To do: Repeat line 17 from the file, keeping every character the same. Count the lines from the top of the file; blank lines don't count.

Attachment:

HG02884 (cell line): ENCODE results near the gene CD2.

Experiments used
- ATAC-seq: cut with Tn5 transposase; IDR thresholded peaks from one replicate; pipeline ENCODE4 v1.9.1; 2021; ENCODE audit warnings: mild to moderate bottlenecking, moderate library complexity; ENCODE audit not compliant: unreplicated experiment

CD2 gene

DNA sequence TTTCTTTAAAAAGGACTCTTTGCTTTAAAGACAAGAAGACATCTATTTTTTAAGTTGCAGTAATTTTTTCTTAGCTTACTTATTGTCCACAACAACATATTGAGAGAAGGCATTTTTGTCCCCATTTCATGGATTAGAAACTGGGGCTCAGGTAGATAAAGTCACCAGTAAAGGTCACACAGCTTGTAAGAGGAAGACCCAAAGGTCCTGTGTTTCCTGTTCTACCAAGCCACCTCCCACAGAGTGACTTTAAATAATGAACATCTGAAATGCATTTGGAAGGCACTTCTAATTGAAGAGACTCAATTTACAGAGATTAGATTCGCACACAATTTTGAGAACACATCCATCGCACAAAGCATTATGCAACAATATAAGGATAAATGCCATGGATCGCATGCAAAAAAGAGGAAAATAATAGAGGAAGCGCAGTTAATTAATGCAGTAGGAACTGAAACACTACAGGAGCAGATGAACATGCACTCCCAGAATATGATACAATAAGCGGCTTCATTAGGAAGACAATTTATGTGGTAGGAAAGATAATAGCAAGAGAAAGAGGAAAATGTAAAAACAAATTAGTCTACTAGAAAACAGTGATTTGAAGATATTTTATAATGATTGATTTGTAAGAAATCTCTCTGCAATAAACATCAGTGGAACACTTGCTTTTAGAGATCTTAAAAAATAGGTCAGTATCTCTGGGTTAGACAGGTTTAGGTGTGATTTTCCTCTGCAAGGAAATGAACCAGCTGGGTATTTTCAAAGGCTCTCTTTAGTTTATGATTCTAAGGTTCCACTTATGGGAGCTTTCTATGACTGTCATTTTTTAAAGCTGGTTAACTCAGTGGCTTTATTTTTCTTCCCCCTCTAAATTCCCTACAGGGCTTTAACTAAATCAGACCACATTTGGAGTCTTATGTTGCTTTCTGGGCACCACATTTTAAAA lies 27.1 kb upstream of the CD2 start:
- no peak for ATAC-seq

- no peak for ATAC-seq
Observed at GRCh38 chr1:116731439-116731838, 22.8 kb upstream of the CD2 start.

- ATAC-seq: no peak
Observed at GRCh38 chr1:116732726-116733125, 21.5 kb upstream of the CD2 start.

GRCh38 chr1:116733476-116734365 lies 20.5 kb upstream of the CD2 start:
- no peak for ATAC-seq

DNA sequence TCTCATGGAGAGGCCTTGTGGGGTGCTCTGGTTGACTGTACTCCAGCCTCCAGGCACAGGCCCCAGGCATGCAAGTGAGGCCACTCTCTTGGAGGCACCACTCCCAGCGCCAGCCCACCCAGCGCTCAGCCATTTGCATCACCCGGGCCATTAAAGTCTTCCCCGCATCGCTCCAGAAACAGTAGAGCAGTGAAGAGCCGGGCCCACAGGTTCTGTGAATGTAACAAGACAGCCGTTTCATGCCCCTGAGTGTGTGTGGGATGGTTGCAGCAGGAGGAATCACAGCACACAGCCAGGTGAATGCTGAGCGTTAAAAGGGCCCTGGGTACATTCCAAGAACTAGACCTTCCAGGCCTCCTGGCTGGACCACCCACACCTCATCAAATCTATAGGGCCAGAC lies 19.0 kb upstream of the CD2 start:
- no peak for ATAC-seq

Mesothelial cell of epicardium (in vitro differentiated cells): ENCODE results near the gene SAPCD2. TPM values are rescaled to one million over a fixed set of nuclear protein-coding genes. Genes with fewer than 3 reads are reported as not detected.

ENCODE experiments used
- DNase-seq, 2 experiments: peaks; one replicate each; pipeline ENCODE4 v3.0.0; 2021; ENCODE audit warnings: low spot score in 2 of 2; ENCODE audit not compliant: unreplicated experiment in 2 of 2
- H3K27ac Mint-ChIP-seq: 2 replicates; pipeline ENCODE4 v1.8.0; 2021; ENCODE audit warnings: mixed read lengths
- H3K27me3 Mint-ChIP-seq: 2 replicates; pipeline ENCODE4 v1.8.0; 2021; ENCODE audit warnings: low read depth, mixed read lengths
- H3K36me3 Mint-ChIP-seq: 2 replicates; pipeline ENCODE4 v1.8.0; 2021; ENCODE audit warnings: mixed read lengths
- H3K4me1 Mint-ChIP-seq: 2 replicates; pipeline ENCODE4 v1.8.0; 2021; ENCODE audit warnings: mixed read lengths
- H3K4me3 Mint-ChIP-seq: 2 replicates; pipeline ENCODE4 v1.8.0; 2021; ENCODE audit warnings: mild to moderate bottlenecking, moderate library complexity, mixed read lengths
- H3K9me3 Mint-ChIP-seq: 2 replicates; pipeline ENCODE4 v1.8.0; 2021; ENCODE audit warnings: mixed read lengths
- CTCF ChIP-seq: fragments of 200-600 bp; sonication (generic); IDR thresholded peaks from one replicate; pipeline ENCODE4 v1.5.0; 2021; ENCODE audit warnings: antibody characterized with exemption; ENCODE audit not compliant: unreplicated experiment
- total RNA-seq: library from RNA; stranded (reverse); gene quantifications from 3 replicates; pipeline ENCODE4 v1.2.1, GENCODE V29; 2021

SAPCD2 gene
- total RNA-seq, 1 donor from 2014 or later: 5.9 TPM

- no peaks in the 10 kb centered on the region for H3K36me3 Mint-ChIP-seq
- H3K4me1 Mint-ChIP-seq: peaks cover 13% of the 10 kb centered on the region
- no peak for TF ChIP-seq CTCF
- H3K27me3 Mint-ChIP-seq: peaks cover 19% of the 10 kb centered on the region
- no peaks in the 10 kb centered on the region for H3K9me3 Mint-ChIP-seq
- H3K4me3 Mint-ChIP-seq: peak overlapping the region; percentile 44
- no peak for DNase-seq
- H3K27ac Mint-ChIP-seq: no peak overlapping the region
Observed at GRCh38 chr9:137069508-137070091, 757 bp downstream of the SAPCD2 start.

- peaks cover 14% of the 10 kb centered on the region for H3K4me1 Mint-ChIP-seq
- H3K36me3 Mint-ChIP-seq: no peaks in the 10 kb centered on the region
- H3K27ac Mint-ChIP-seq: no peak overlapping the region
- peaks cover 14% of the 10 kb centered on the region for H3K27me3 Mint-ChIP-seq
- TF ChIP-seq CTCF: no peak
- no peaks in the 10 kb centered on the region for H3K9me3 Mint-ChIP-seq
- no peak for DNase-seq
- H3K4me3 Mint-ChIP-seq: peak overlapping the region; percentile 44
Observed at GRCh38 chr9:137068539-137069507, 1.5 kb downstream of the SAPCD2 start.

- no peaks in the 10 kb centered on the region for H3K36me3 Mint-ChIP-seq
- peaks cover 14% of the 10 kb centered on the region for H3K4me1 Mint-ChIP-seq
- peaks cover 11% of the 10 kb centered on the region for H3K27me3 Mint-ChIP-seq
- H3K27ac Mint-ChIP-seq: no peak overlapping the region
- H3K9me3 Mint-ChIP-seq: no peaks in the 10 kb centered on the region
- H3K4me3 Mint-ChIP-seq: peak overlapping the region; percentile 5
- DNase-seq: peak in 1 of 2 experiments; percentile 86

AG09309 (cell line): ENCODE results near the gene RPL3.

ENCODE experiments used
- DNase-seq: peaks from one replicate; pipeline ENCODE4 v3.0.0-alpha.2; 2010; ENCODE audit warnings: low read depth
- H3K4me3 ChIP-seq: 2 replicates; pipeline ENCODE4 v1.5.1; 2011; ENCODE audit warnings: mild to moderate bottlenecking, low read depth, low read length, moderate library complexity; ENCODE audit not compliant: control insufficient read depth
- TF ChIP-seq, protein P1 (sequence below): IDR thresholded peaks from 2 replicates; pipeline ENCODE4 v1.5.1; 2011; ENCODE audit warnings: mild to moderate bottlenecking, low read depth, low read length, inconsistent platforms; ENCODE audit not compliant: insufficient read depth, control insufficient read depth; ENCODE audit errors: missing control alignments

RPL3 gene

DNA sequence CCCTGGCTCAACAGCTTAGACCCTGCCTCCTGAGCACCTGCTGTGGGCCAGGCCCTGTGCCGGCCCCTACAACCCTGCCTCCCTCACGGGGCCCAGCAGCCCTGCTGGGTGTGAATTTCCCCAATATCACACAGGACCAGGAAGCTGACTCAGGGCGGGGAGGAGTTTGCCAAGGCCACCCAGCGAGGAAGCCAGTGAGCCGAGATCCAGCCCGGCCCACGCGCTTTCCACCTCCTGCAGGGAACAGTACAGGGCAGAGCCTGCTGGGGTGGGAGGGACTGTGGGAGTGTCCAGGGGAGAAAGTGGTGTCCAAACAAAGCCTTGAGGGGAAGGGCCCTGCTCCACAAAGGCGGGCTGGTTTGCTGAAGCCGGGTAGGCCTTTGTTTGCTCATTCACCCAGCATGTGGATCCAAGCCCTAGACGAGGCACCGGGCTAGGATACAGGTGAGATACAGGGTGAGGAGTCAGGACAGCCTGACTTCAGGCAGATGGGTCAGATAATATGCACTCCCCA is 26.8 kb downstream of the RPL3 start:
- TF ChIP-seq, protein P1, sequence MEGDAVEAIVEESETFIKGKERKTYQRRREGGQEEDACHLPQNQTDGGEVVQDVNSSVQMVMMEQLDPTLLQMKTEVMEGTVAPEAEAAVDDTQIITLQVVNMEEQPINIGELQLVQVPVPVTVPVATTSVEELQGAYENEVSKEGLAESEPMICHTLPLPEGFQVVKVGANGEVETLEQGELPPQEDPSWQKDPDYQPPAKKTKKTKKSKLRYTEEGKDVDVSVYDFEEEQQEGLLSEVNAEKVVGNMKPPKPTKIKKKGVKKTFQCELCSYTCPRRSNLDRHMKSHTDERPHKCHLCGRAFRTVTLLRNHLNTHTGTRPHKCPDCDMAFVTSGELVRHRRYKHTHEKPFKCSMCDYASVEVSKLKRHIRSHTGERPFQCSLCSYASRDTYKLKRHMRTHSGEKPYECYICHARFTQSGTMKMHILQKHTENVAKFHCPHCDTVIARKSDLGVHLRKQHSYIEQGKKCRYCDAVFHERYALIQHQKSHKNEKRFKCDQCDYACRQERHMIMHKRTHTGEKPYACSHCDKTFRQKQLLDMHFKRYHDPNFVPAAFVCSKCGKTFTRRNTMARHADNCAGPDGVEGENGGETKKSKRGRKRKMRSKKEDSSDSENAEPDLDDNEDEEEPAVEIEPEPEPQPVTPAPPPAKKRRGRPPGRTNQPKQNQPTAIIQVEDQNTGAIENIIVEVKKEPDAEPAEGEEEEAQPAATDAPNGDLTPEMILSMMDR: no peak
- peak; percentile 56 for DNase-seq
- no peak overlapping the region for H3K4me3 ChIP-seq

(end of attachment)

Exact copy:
- DNase-seq, 2 experiments: peaks; one replicate each; pipeline ENCODE4 v3.0.0; 2021; ENCODE audit warnings: low spot score in 2 of 2; ENCODE audit not compliant: unreplicated experiment in 2 of 2